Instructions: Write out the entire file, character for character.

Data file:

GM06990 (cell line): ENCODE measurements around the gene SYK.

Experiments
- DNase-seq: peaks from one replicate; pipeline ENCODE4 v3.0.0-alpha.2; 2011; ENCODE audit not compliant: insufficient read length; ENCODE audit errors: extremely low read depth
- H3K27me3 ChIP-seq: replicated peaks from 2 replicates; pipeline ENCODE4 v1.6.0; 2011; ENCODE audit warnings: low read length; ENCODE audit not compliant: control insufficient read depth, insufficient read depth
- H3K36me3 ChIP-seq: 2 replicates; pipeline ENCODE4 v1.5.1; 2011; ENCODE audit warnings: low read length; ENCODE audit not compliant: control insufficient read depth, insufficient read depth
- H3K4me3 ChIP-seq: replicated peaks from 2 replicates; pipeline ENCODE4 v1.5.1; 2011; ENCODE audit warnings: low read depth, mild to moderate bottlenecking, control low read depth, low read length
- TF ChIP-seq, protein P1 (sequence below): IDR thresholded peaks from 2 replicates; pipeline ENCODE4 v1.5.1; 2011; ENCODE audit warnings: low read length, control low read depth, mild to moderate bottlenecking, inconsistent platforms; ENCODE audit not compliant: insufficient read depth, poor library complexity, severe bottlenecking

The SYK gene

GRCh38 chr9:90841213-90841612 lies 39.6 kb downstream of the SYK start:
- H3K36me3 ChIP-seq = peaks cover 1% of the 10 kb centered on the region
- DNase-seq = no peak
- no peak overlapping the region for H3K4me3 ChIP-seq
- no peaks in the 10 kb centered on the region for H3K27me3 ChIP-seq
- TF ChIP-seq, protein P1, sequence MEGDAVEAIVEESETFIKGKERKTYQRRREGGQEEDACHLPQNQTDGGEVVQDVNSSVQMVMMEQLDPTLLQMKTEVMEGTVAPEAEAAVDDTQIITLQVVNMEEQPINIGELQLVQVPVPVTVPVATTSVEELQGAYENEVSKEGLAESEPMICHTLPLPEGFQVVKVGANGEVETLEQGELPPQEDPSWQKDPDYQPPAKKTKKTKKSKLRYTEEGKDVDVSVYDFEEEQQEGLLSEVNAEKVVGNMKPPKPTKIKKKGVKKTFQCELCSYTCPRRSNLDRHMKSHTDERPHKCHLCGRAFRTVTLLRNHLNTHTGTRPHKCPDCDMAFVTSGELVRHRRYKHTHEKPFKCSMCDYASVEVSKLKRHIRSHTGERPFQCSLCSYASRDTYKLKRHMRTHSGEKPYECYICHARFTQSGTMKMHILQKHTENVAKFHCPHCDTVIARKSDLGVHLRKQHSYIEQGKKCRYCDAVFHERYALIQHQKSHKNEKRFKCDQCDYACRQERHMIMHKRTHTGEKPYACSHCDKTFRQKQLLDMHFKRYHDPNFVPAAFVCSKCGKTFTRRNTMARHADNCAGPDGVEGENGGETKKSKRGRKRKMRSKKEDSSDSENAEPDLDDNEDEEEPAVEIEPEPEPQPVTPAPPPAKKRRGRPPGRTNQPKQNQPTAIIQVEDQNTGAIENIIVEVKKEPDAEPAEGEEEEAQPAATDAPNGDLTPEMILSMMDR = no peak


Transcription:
GM06990 (cell line): ENCODE measurements around the gene SYK.

Experiments
- DNase-seq: peaks from one replicate; pipeline ENCODE4 v3.0.0-alpha.2; 2011; ENCODE audit not compliant: insufficient read length; ENCODE audit errors: extremely low read depth
- H3K27me3 ChIP-seq: replicated peaks from 2 replicates; pipeline ENCODE4 v1.6.0; 2011; ENCODE audit warnings: low read length; ENCODE audit not compliant: control insufficient read depth, insufficient read depth
- H3K36me3 ChIP-seq: 2 replicates; pipeline ENCODE4 v1.5.1; 2011; ENCODE audit warnings: low read length; ENCODE audit not compliant: control insufficient read depth, insufficient read depth
- H3K4me3 ChIP-seq: replicated peaks from 2 replicates; pipeline ENCODE4 v1.5.1; 2011; ENCODE audit warnings: low read depth, mild to moderate bottlenecking, control low read depth, low read length
- TF ChIP-seq, protein P1 (sequence below): IDR thresholded peaks from 2 replicates; pipeline ENCODE4 v1.5.1; 2011; ENCODE audit warnings: low read length, control low read depth, mild to moderate bottlenecking, inconsistent platforms; ENCODE audit not compliant: insufficient read depth, poor library complexity, severe bottlenecking

The SYK gene

GRCh38 chr9:90841213-90841612 lies 39.6 kb downstream of the SYK start:
- H3K36me3 ChIP-seq = peaks cover 1% of the 10 kb centered on the region
- DNase-seq = no peak
- no peak overlapping the region for H3K4me3 ChIP-seq
- no peaks in the 10 kb centered on the region for H3K27me3 ChIP-seq
- TF ChIP-seq, protein P1, sequence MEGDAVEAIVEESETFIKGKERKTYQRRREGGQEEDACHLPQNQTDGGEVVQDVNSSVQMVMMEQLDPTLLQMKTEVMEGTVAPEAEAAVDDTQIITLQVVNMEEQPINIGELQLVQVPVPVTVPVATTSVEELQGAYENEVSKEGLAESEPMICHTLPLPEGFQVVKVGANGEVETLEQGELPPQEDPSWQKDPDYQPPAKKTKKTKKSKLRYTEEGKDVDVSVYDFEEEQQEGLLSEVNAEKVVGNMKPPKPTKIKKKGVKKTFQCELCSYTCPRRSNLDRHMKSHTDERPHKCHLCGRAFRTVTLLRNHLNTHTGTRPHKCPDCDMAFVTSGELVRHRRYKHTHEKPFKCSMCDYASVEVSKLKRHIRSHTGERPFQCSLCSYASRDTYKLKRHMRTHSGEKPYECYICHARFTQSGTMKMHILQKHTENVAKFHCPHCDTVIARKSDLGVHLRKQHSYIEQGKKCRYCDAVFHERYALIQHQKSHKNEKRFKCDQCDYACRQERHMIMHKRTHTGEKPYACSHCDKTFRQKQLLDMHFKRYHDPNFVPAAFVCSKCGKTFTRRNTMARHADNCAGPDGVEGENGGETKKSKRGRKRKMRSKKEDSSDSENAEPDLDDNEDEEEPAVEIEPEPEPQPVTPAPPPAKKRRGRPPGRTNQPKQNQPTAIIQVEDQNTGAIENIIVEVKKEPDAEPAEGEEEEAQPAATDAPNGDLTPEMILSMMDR = no peak